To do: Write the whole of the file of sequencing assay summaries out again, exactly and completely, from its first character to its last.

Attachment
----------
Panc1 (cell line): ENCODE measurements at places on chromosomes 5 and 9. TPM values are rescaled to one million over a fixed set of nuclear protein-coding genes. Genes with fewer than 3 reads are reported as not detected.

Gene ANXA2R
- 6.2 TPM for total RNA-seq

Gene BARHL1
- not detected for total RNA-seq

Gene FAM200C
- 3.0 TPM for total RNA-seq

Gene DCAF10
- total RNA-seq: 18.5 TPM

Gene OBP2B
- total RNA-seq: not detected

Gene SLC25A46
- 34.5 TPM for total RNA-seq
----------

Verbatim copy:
Panc1 (cell line): ENCODE measurements at places on chromosomes 5 and 9. TPM values are rescaled to one million over a fixed set of nuclear protein-coding genes. Genes with fewer than 3 reads are reported as not detected.

Gene ANXA2R
- 6.2 TPM for total RNA-seq

Gene BARHL1
- not detected for total RNA-seq

Gene FAM200C
- 3.0 TPM for total RNA-seq

Gene DCAF10
- total RNA-seq: 18.5 TPM

Gene OBP2B
- total RNA-seq: not detected

Gene SLC25A46
- 34.5 TPM for total RNA-seq